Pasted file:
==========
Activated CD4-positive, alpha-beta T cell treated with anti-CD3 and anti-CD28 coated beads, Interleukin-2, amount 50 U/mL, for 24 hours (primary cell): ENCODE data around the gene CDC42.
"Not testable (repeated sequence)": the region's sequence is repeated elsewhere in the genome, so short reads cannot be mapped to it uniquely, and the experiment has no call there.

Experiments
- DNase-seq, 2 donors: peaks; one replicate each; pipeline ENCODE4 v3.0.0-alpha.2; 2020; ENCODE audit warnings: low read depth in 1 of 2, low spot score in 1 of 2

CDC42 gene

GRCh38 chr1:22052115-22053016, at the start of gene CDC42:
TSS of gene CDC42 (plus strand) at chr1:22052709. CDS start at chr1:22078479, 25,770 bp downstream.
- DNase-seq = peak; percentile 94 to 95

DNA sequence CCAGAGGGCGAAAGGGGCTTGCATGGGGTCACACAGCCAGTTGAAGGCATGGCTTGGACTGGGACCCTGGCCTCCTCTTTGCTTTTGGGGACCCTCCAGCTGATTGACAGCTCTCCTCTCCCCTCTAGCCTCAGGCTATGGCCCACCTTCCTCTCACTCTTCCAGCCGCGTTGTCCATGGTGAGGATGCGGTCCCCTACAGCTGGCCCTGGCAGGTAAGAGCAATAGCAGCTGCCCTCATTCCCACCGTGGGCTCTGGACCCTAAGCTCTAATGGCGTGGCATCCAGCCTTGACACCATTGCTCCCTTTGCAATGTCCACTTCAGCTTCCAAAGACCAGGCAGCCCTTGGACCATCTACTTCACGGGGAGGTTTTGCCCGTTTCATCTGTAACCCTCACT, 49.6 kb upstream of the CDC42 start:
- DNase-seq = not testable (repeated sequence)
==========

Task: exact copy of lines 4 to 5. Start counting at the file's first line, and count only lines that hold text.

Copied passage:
- DNase-seq, 2 donors: peaks; one replicate each; pipeline ENCODE4 v3.0.0-alpha.2; 2020; ENCODE audit warnings: low read depth in 1 of 2, low spot score in 1 of 2

CDC42 gene